That afternoon I found a comfortable-looking spot in the wash, shaded by a bit of ironwood, and laid down for a nap, shifting my back to gouge out a depression in the gravel. I opened my eyes for a moment, saw nothing but a few ironwood leaves silhouetted against an impossibly blue sky, then dozed. Not a few minutes later, something soft brushed my cheek, and I started awake. Eyes the color of polished ironwood gleamed: Becky had kissed me. The image of my wife’s face, bean tree leaves behind her, deep blue firmament framing all, would prove to haunt me through months of desultory wood carving.

Things picked up a bit when the sun went down. A wind came up from the south, bearing the slightest odor of the Sea of Cortez. Zeke, our dog, noticed a desert packrat or two whose stick homes we had missed among the fallen trees. Far-off coyote song punctured the twilight, the local great horned owl providing a bass line. After dark, the valley was palpably alive.

I sat by a fire. We were far remote, there was an abundance of dead wood in the wash, and I wanted a fire, so the first two clauses in this sentence seemed sufficient justification. Ironwood burns hot. A pile of fuel the size of a regulation softball, and we couldn’t get closer than ten feet to the blaze. With wood like that, you don’t need much fire. The next morning, half the small pile of scraps I’d collected lay unburned next to the coals. I grabbed a few and put them in the truck. They’ve sat near my computer since then.

I pick up one of the larger pieces now, a rough, splintery crescent a foot long, four or five inches wide at its thickest. It looks weathered, old, rotten, yet it weighs at least three pounds. I heft the wood in my hand. I can’t be sure this stick is a millennium-and-a-half old, but I can’t rule it out, either. When did this piece of wood die? When did its tree release it into the desert soil, there to bleach and suffer futile attacks by termites? 1500 years ago the Anasazi were just learning how to add roofs to their adobe houses. Augustine was writing his Confessions. The Roman Empire had collapsed within living memory. And this stick, perhaps, or one just like it in the same valley, was already turning gray on that alluvial pediment west of Blythe. “Essentially non-biodegradable,” these few pieces of dead tree straddle the line between biology and geology. A tree grew them, but they may as well be rocks for all the effect that the centuries have on them. “Driftwood,” hell: it’s just as likely that I found these pieces where they fell, and the ironwood grove drifted away from them over the intervening millennium. The immense antiquity of this firewood makes my collection of it seem, in retrospect, abhorrent, like the actions of the guy who cut down the world’s oldest bristlecone pine to count the rings.

But there is something in the desert ironwood that seems to ask for more than simple Euclidean geometry, which naggingly reminds me that issues are never as straightforward as ideology would insist. Who would criticize the Seri for turning ironwood detritus into grocery money? Ironwood supported human beings long before the first Seri carver ever saw a chisel. Leached of a mild toxin, ironwood seeds were used for centuries as food by the Seri, the Tohono O’odham, and other Sonoran Desert people. Warriors and hunters used ironwood bark tea as a ceremonial purgative. When an O’odham couple married, elders gave them an ironwood branch to hold between them, so that the wood’s durability would infuse itself into the marriage. Though we’ve done it some wrong the past few decades, this is a tree whose memory is long, and it was deeply involved in human lives long before the invention of the four-way file and the chain steakhouse.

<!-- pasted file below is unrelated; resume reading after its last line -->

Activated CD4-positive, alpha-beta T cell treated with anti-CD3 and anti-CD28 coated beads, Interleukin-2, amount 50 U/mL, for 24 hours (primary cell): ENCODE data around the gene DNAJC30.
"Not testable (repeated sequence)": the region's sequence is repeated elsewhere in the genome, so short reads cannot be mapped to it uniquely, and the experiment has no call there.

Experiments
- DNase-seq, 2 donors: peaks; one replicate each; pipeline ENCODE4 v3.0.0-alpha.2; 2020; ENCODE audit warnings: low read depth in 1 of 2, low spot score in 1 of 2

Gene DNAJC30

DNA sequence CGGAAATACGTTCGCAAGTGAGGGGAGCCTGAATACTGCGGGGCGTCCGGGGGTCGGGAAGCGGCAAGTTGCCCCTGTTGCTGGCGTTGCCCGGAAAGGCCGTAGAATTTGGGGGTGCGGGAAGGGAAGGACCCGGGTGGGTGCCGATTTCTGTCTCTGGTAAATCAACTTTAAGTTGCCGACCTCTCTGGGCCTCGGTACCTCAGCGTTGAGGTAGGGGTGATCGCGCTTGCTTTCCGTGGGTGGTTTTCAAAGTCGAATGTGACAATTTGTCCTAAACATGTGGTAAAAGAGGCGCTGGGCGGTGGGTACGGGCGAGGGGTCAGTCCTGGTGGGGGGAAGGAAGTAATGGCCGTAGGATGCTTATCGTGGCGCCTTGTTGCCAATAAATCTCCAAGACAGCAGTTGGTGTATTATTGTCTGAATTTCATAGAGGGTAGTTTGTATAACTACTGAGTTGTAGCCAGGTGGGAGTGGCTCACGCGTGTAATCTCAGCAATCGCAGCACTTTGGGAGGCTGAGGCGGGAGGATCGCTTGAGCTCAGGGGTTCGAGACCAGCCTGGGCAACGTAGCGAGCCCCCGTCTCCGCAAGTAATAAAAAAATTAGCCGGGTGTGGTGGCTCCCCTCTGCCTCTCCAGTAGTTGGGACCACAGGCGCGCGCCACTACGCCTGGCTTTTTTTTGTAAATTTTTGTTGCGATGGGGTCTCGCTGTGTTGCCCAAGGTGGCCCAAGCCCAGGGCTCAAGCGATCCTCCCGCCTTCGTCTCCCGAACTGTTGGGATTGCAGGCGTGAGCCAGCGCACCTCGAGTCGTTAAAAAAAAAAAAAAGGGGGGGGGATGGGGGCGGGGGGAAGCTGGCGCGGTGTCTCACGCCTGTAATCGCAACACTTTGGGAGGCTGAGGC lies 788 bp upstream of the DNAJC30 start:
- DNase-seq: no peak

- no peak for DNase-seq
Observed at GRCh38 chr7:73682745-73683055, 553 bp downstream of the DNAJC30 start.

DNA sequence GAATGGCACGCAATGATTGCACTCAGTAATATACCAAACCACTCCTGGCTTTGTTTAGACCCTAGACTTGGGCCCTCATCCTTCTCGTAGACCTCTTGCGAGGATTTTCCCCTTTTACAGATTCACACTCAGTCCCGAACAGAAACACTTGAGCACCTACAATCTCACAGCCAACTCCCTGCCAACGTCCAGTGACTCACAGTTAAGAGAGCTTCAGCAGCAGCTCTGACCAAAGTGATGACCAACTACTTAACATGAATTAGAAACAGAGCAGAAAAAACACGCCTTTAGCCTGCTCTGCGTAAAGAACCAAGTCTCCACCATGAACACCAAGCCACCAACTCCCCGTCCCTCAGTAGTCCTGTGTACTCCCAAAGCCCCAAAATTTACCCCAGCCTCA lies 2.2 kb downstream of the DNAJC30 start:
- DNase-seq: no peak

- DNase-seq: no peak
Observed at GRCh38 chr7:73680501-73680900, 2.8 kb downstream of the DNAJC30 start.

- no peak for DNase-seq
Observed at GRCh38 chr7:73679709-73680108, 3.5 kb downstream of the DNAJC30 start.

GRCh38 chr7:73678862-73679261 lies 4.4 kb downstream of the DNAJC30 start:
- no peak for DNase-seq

I look again at the piece I’ve been carving. I won’t be collecting any more, and I certainly won’t insist on a fire when I’m camping in ironwood country, but giving this piece to my wife seems, somehow, appropriate, a way to infuse this marriage with the permanence ironwood engenders. A bit of dark wood, and the knowledge that more grows, protected, in the heart of the Sonoran Desert.



It rained in the Mojave this week. Driving up onto Cima Dome on Friday was driving into a wall of electified sleet. Immense bolts of blue lightning snaked horizontally for miles just above the surface of the Dome. I fretted about fire until I got under the storm. The windshield filled up with melting hail. The Dome was sodden.



I filled the pickup with four-fifths of my books, at least those I hadn’t given away in the previous month, and coaxed that overloaded truck over the mountains and into the desert. 420 miles of heavy wind and awkward center of gravity, an ungainly migration, and it had daunted me Thursday morning as I carried the boxes. Flinging yourself into the abyss is a scary thing to anticipate. I needn’t have fretted. Rolling down the east slope of the Tehachapi Mountains I felt it leave, this stale and cloying sadness I have carried in me the last months. It evanesced, blew off toward Harper Lake in shattered wisps under Mojave’s constant wind, and I was free.